SEJ 7

Text 5

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It is around this point that people begin to wonder whether Mr Jagger’s hold over the
American psyche is wholly healthy. Barnum, who fussed about the moral component of his
entertainment, would have had a fit if he had spotted the mother and two children in Giants
Stadium singing along to “Sympathy for the Devil”. Left-wingers blame Mr Jagger for
“destroying” the 1960s at a violent concert in Altamont, California – another “day the music
died” in “American Pie”. In “The Closing of the American Mind”, Allan Bloom identified Mr
Jagger as the pied piper who led American youth down a blind alley of sex and self-obsession:
Mick Jagger tarting it up on stage was all we brought back from the voyage to the
underworld.” Yet if Mr Jagger – a surprisingly well-read and courteous man off-stage – had
not led American youth down that hellish track, somebody else surely would have.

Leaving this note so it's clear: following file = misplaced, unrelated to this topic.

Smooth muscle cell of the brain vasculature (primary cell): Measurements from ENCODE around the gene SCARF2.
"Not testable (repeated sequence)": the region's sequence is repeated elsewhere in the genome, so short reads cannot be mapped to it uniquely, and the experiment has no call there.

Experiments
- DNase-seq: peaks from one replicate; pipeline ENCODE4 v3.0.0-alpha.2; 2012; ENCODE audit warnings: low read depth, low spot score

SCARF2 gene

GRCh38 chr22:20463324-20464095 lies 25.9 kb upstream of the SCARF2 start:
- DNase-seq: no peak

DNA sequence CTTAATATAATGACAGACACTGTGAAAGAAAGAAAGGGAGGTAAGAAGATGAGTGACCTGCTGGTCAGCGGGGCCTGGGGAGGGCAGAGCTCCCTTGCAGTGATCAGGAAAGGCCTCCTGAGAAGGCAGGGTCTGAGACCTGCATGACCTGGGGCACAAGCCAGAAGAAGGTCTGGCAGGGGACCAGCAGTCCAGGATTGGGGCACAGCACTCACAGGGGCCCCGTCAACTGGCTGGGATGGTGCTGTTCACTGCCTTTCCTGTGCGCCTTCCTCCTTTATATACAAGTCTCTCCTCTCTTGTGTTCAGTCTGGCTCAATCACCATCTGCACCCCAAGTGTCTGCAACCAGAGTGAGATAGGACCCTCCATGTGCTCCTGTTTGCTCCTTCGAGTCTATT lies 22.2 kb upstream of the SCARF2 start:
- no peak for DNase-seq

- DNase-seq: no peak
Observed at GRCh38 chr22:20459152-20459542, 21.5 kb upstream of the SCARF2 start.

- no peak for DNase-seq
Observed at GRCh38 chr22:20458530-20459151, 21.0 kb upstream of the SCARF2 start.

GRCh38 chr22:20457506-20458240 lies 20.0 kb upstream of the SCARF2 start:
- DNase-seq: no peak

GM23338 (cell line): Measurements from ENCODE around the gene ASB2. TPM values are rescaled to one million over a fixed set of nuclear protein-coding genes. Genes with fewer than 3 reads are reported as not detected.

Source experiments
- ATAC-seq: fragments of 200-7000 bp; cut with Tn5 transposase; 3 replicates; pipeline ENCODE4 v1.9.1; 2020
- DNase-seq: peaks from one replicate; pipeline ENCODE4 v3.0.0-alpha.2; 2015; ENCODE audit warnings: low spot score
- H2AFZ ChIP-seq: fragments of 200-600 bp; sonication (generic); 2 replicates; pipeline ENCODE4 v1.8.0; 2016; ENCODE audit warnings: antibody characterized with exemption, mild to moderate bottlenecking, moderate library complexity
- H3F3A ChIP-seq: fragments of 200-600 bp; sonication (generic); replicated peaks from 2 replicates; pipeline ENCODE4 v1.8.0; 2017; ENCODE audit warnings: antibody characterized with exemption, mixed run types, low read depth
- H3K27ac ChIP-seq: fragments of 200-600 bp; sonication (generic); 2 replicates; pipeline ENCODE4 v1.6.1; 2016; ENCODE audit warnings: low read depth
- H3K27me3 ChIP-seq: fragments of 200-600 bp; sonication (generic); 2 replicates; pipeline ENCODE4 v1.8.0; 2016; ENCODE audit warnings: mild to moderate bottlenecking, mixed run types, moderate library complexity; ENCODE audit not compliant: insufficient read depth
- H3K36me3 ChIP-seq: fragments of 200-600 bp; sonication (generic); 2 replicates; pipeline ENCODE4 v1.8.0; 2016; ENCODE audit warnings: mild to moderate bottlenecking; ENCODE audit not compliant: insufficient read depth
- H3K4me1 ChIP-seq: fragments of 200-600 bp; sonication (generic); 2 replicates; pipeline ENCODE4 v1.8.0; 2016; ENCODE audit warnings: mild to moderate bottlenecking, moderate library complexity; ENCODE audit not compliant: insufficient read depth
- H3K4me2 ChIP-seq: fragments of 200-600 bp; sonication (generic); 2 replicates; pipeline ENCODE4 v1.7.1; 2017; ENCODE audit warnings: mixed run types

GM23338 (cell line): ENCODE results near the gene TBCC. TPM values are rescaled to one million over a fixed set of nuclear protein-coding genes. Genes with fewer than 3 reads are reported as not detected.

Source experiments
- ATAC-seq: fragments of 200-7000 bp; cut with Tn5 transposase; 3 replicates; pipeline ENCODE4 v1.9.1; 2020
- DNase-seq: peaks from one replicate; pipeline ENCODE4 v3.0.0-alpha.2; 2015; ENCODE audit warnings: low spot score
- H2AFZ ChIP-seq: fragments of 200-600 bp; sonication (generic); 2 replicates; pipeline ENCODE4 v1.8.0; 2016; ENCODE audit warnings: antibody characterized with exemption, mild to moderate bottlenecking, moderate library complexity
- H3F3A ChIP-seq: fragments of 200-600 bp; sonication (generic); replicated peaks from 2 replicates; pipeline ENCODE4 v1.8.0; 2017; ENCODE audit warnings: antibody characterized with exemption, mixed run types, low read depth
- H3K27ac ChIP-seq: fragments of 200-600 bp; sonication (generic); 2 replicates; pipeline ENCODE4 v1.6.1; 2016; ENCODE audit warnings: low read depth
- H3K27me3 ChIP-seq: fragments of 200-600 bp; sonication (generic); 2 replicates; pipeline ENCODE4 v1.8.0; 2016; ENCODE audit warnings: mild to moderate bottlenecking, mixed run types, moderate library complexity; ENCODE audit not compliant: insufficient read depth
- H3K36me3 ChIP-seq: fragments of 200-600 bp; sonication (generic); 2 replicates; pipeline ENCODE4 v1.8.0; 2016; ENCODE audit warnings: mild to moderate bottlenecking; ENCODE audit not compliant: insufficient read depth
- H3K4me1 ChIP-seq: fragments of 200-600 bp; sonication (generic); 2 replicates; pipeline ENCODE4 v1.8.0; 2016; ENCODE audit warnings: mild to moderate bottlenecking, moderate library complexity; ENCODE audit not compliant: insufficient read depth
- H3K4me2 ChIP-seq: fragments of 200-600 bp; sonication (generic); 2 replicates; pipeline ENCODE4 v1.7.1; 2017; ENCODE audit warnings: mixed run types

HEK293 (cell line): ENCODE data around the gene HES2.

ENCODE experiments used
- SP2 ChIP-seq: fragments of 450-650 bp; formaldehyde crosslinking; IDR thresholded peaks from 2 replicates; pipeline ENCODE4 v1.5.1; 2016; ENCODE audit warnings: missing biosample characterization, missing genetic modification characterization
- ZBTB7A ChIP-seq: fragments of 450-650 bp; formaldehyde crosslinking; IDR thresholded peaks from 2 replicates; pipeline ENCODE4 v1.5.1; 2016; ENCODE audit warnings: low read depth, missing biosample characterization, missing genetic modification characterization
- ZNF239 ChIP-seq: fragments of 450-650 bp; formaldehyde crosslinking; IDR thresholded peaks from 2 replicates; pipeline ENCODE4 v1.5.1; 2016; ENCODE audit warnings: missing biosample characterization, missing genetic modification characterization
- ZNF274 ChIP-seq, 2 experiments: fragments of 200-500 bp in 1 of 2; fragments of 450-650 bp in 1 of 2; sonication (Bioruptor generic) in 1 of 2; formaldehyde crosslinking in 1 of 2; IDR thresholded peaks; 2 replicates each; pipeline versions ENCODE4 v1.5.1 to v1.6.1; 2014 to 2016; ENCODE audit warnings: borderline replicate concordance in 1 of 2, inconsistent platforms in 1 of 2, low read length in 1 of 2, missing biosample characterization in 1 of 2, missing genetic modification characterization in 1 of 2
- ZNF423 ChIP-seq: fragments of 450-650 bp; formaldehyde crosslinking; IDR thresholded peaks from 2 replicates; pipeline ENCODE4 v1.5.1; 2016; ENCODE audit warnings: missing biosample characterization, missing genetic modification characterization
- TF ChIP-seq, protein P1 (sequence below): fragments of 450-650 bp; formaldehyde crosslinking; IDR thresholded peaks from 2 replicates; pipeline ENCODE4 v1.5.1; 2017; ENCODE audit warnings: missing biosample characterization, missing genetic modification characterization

Fundamentally, Mr Jagger’s hold over American culture comes from his ability to hold
up a Barnumesque mirror to the country. Unlike the Beatles, with their Anglocentric paeans to
Penny Lane and Eleanor Rigby, the Rolling Stones have always been an American band, from
their heroines (bar-room queens in Memphis) to their grammar (“I can’t get no satisfaction”).
Above all, there is something irredeemably American about Mr Jagger’s desire to compete: to
prove that, even in their dotage, the Stones are still bigger than anybody else.
The Economist once railed against America being taken over by “decadent puritans”.
Mr Jagger might be described as a hard-working libertine: and America has plenty of those,
too. “How were the circus receipts today at Madison Square Garden?” were Barnum’s last
words. The Stones, doubtless fired by the same question, should arrive there in December.